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St. Michael’s School students take a Euro trip

Posted on May 21, 2019 by 40 Mile Commentator

Justin Seward

Nine St. Michael’s School students plus parent and teacher chaperones took on Europe for what was a memorable education trip over the Easter break.
Stops included Italy,Switzerland, Germany and Austria.
The students learned a wealth of knowledge from standing at Rome’s Colosseum and the basilica in Vatican City to the Austrian countryside and learning about the Lion monument at Lurcerne as well as the Chapel Bridge in Switzerland. Some of the students may not forget what they learned at the Dachau Concentration Camp Memorial Site in Germany.
Jaxon Pahl enjoyed the early stages of the trip in Italy.
“I really enjoyed the different cultures and how unique it was,” said Pahl.
“What I thought was really neat was how old the buildings were in Italy and (how they) are still standing after all these years. My favourite place was Venice and experiencing the gondola ride. Venice was very beautiful and it was like nothing I have ever experienced before. The beautiful streets of water and the fascinating museum left an impact.”
Wade Mastel felt Italy’s capital city, Rome, left a lasting impression on him to the point of hopefully returning one day.
Mastel says the “City of Rome is breathtaking.”
“As we toured around the Colosseum we learned about its origin,” said Mastel.
“We learned about the gladiators that fought there and how they would rise to glory.”
The next stop was the Forum which was only a stone’s throw from the Colosseum and he learned that the Forum was the center of ancient Rome where all the trading happened in that location.
“It was also home to the ancient civil courts as well as some Pagan Shrines, which were later converted into Catholic churches and chapels, he said.
While Benjamin Gouw admired Rome’s history with its hub of trade and civilization, it was when the group hit the mountainous country of Switzerland that made the most impact on him.
“The thing that impacted me the most was in Switzerland where the Lowendenkmal (Lion) monument was built to honour the Swiss guards that died defending the Tuileries in 1792” he said.
“(It was) because of the amount of guards that died and that they were doing their jobs honourably.”
Lucerne, Switzerland caught the eye of Meredith Van Roessel because of not only the hotel overlooking Lake Lucerne, but for also other well known landmarks.
“We visited the Chapel Bridge, one of Europe’s oldest wooden bridges,” said Van Roessel.
A bit of Swiss culture was experienced at the end of the trip with an authentic Swiss show that involved yodeling, dancing, audience participation and of course cheese fondue, she said.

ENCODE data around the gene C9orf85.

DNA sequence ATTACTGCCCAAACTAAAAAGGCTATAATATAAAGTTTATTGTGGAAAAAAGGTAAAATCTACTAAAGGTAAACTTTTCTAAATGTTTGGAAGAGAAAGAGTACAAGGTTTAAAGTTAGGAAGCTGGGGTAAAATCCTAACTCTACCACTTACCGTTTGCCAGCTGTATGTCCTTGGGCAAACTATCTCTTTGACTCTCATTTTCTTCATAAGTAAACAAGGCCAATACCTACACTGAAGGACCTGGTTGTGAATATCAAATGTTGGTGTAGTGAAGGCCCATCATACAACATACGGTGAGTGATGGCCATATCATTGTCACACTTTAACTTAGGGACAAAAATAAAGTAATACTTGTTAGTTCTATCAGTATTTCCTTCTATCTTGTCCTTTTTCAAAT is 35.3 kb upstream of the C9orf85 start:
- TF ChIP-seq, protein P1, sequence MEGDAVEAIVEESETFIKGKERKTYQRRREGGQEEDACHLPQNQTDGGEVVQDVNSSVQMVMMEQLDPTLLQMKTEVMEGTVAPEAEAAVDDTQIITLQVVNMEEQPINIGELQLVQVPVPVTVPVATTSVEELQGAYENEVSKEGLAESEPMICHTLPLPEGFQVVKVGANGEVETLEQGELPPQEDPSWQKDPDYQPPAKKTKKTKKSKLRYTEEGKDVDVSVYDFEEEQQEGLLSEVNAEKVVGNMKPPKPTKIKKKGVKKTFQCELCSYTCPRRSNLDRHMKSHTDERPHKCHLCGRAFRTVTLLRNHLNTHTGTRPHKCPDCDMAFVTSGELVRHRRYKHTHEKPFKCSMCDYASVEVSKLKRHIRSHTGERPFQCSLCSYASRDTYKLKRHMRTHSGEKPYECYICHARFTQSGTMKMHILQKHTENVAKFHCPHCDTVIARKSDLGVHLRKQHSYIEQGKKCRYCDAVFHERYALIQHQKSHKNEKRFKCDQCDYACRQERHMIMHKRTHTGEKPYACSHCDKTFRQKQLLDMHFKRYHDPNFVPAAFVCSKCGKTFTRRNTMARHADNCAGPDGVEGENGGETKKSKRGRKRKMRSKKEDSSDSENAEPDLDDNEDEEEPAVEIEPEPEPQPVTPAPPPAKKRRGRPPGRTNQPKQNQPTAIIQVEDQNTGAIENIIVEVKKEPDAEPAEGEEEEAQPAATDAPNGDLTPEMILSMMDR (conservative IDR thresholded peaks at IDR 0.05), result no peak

The “Lion Monument” at the east end of the medieval town also was a highlight of Van Roessel’s because of the history of how the mercenary soldiers died serving for the French King Louis XVI during the French Revolution.
Olivia Van Tryp thought the social aspect, especially in Venice, was an invaluable experience to the trip because she was able to be together with some friends.
“In Venice, we all went to arcade together and some rode the mechanical bull,” said Olyvia.
“That same night the girls did face masks in our hotel room before we all got together to play cards. Even the bus trips were fun when we travelled between countries. The people really did make the trip so great. I would go again in a heartbeat.”
She tasted some of the best gelato in Rome, she added.
Alexa Kielstra enjoyed the deep history of Lucerne and some of the sites including the Alps, the Chapel Bridge , Rhine Falls in Schaffhausen and the Chateau de Chillon near Montreux.
One aspect of the experience of that she noted was the Chapel Bridge’s history, which reaches across the Reuss River and connects the two-sides of Lucerne. The tower that stands in the middle of bridge is 30 years older than the bridge itself and it initially served as a prison, she added.
Kielstra says the hangings from the roof inside the bridge depict all of Lucerne’s greatest legends.
“In 1993, the bridge caught fire, destroying many of the paintings. Out of the total 147 paintings, 77 paintings were completely saved, while the remaining (paintings) were either completely destroyed or show signs of fire,” she said.
Europe is known for its trendy vehicle lines and for Karsten Van Tryp the BMW headquarters in Munich intrigued her interest in the trip.
“My favourite was the BMW headquarters,” said Karsten.
“ I liked looking at the new models coming out, being able to sit inside the cars to look at the dials, gauges and interior features and seeing how their manufacturing makes them suitable to drive on the autobahn at higher speeds.”
“Travelling to Europe during Easter break was an unforgettable experience and truly life changing,” said Kyle Crooymans.
“I learned so much about myself and I acquired multiple lifelong skills. What I enjoyed most about the trip was learning about all the different cultures, getting to see all the historical buildings, spending time with some of my closest friends and eating gelato in Italy.”
Crooymans had the privilege of meeting Canadian astronaut Chris Hadfield on the plane ride back.
Lauren Lodders spoke about her Munich experience.
“I enjoyed the time in we spent in Germany and the new culture we learned about,” said Lodders.
“We learned the history of all the sites we visited and gained a better understanding of things, such as concentrations.”

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